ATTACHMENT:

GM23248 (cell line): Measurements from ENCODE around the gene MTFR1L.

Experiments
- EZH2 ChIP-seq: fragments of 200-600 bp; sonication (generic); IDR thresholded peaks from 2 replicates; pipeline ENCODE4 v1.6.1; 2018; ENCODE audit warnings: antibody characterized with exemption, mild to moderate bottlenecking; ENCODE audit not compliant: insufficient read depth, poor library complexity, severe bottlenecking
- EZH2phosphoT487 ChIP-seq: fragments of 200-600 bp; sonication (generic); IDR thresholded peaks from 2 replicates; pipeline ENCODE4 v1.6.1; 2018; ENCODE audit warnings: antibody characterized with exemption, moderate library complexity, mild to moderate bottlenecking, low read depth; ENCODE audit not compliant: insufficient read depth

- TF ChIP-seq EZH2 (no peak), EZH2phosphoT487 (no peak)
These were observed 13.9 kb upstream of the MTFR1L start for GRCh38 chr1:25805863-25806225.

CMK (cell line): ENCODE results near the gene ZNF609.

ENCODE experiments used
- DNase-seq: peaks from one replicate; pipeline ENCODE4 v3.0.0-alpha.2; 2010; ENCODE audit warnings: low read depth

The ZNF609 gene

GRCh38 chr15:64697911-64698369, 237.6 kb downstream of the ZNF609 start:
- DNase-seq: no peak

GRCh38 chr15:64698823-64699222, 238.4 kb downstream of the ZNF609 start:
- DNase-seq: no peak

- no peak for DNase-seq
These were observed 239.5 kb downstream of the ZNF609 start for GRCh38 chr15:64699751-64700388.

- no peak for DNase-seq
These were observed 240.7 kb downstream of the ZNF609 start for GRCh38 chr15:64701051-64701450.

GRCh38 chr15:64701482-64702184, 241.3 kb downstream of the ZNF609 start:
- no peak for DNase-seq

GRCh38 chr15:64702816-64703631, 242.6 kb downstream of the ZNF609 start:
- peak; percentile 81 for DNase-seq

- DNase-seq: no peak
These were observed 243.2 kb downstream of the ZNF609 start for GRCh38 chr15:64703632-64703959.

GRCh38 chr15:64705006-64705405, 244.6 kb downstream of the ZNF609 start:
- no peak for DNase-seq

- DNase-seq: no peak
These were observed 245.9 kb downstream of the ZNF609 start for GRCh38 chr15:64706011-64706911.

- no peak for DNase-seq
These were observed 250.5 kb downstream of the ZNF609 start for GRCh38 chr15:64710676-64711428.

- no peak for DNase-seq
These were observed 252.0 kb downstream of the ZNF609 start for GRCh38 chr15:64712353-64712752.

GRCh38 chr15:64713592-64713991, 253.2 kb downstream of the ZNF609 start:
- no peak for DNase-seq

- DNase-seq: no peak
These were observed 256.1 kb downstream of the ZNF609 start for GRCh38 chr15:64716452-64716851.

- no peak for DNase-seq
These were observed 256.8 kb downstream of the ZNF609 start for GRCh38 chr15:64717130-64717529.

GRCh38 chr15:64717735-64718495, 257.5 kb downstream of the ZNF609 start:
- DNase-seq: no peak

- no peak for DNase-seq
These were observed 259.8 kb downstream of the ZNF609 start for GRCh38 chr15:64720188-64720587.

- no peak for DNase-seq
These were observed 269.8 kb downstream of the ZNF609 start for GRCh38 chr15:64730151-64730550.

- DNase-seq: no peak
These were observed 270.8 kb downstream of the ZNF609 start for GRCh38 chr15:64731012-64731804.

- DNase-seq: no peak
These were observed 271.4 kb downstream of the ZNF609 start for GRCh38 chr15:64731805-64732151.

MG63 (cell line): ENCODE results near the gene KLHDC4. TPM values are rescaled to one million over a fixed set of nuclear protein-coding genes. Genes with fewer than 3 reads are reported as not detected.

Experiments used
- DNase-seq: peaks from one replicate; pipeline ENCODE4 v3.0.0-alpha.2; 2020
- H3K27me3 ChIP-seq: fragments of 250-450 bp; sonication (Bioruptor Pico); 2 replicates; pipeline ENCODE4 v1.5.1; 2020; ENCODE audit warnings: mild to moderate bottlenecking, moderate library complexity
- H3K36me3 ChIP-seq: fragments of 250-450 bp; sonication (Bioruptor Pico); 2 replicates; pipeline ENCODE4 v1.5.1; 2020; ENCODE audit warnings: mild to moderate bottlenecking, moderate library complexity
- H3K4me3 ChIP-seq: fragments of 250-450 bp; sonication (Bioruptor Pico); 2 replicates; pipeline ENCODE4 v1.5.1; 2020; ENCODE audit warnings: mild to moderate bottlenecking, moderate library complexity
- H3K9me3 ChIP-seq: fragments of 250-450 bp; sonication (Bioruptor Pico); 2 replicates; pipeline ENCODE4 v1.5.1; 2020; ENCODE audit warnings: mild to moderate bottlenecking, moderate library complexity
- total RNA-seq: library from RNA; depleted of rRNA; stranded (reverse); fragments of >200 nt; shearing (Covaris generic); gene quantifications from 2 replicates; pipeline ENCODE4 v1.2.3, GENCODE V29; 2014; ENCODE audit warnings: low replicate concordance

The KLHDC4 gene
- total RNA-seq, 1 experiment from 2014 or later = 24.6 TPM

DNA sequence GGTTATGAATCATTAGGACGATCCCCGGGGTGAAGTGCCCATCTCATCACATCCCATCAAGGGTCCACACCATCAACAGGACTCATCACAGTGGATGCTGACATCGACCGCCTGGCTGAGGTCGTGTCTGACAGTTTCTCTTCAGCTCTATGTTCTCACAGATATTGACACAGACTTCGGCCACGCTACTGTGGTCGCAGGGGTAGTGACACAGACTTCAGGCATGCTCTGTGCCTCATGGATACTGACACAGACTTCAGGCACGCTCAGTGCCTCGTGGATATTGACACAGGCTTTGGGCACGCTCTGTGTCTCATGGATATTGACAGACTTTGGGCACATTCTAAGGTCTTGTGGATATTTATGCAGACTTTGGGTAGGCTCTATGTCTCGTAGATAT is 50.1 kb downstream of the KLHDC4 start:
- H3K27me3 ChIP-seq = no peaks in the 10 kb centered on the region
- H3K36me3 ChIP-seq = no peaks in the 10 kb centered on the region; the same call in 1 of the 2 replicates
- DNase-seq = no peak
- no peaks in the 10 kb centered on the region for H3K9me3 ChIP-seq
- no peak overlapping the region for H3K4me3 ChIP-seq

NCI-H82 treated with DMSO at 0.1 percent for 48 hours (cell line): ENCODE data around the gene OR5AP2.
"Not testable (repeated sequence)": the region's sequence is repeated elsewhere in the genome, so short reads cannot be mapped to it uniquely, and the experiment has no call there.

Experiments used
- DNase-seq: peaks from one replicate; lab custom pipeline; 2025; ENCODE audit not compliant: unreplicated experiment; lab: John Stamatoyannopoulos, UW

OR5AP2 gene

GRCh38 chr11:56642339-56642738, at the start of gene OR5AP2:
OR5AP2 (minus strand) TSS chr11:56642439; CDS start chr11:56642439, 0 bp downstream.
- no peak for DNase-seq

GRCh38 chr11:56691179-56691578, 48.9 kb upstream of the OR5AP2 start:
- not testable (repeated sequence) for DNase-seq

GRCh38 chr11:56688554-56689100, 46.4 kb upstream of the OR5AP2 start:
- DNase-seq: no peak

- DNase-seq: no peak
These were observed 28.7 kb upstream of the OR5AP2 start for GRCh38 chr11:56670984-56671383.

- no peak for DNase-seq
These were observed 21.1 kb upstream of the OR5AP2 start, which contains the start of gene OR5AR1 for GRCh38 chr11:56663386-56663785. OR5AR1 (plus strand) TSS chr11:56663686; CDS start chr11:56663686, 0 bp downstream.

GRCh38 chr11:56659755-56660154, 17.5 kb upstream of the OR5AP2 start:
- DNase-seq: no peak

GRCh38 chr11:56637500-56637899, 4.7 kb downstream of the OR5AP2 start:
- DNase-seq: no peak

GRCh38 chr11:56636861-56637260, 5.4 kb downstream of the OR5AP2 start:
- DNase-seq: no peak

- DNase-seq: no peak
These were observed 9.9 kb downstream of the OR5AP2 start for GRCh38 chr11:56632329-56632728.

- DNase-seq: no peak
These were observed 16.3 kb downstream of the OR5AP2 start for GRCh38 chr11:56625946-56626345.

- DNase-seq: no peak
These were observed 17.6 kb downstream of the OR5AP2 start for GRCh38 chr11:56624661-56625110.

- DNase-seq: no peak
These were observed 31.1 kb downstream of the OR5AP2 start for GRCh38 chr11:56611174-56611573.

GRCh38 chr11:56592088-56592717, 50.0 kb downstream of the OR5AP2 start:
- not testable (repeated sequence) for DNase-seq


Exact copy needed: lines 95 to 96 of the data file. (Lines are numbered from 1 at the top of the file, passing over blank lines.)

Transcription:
GRCh38 chr11:56592088-56592717, 50.0 kb downstream of the OR5AP2 start:
- not testable (repeated sequence) for DNase-seq